The design crew–watch out.

It’s time now to start the second act: My new job at Intuit.

I am delighted to share that I have moved within Intuit and now work in the QuickBooks Self-Employed business unit!

I spent my first 2 years as the service designer for the QuickBooks Online customer care organization. My 3rd year was with the central design tools and services team. I now start year 4 as an end-to-end service designer for Self-Employed!

So what is different here? Let me tell you!

The QBSE product and team started up very organically over the last 18 months as an “internal startup” inside of the larger QuickBooks group, and has operated as a small team that is self-contained between design, development, product management, and customer care.

⬆️ The floor where the magic happens. The design group getting ready to review ⬆️
CEO Big Brad Smith at a hilarious recent hot-seat Q&A session

In those 18 months, this intrepid group has gone from an idea around “how can we help a different audience, the self employed and solo entrepreneurs in ways that are more tuned to their needs?” to a full fledged mobile and web product, growing from just a handful of people to over 100.

With much of the self-employed workforce in the US and internationally being a mobile-first/only crowd, we’ve got a big focus on serving people through their phones as much as possible — hopefully 100% of the time.

Mobile first experiences

It’s a different type of product. Instead of the full-featured QuickBooks Online bookkeeping software for small businesses, Self-Employed is very narrowly targeted at serving specific needs that someone going solo has.

The customer experiences of someone who is on their own are unique and distinct. This is a type of customer I am especially interested in. How can service design look end-to-end help us provide and perform service? How can I help that value co-creation at the moment someone pulls that phone out of their pocket.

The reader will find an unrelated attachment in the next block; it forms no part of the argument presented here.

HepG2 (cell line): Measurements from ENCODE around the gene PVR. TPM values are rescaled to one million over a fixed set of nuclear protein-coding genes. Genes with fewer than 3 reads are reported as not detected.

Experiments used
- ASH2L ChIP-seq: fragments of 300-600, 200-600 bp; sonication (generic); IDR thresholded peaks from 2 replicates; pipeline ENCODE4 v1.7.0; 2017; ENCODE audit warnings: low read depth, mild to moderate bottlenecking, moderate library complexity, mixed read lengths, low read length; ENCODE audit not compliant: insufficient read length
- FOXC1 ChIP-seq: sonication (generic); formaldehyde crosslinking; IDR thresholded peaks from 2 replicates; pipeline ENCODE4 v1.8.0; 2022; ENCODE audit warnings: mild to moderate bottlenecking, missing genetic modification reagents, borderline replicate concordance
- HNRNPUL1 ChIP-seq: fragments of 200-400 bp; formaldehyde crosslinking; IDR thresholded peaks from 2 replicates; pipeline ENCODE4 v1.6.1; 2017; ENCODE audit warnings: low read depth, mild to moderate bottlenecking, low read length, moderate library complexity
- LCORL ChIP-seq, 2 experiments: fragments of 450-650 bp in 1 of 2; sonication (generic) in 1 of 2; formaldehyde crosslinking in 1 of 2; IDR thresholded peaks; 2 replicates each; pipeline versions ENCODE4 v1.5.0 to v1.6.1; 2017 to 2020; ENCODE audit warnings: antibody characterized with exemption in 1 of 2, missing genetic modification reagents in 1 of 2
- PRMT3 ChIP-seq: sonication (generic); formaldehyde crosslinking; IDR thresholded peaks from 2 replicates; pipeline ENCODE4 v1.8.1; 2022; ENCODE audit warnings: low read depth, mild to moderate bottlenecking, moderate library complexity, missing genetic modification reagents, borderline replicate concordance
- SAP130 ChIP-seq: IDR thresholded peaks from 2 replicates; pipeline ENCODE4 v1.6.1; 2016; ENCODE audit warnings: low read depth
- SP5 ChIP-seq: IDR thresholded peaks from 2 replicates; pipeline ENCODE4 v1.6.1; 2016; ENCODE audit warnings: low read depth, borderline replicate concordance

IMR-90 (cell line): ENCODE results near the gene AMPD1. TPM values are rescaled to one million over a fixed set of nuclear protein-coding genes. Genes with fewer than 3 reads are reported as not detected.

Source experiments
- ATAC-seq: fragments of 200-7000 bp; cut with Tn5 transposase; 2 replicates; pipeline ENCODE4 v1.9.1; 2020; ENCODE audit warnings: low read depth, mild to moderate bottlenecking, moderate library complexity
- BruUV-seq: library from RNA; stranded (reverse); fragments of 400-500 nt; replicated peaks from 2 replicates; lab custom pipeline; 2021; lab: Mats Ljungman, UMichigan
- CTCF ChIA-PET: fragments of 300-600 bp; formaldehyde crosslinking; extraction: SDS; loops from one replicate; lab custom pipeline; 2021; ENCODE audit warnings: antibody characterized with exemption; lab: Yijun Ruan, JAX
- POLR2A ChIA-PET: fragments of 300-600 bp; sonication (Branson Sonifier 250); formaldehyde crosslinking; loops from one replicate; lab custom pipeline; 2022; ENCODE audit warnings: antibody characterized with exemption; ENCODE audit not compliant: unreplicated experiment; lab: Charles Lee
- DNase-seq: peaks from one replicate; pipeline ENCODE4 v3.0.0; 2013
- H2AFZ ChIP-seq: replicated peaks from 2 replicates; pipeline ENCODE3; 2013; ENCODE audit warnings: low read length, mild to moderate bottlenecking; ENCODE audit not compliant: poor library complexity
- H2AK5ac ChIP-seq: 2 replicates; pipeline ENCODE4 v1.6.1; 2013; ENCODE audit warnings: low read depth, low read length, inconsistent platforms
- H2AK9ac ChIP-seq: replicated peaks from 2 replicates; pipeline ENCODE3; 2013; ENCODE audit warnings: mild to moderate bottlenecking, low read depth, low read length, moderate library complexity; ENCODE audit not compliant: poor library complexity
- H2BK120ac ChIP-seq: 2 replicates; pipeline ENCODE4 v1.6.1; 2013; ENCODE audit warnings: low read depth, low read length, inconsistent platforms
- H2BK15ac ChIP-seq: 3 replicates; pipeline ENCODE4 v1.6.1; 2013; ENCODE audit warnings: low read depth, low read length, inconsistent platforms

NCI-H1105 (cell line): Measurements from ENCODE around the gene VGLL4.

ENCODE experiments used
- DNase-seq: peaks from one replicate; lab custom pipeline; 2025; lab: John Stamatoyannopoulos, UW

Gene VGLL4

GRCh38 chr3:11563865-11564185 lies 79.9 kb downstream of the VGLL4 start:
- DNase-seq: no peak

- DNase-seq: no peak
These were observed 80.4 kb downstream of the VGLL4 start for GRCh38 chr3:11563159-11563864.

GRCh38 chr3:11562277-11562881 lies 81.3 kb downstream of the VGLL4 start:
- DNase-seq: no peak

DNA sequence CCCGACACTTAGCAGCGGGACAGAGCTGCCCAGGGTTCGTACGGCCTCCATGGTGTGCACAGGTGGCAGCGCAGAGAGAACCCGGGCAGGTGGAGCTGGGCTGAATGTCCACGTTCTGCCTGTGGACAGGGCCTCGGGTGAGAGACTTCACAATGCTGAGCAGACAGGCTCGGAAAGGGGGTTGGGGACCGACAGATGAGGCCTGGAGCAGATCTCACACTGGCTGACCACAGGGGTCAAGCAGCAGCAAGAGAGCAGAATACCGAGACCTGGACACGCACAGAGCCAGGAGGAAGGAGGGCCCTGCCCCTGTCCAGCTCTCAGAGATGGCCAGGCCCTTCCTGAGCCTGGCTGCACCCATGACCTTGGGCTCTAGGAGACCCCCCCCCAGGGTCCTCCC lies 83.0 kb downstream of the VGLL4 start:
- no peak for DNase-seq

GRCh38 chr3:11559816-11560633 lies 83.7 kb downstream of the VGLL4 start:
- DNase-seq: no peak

Service design in QBSE

I am a true believer that any organization that has things to offer fits into the JTBD construct of being hired to help make progress towards a goal; the job the customer wants to accomplish.

Having said that–where does a service designer fit into a mobile and web app product offering? Is it possible to enter into an organization like this and find a place when you’re designing for service that happens across the screens and touchpoints, but not exactly within them? It’s the pressing question of “Where does service design fit in the UX world?” (⬅️ more on this real soon…)

Undaunted, I am confident that anything that helps a person reach a goal is a service. The real trick is using service design to help transform how we look at what we build. If I believe we are being hired to help with job, then a service designer is a welcome addition to any product group.

⬆️ Note the box full of printed blueprints. My desk. My window. ⬆️

My goal is to help take a step back and look at the holistic way Self-Employed as a concept performs and provides the service as we are hired to do. The job title is immaterial in a place this quick and small; I am here to help progress customers towards their goals in whatever way I can.

Looking to the future

A wise design friend once said to me, “I don’t worry at how things work today, I worry about how they can work tomorrow.” Like every emerging service design job, how it all works out is a future I can’t predict. I have many axioms I live by, though, one of the top being:

“Pull the boats onto shore and burn them.”

Only look backwards if that’s the direction you plan on going.

It’s new approach and ongoing experiment at Intuit – how can service design help design for and deliver better customer experiences across touchpoints and channels?

Same way as everything else. Grit and determination. 😏

The zen room where I go to get all my best ideas.

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Continue the conversation, and join the global Service Design Community of Practice in Slack at www.practicalservicedesign.com/community
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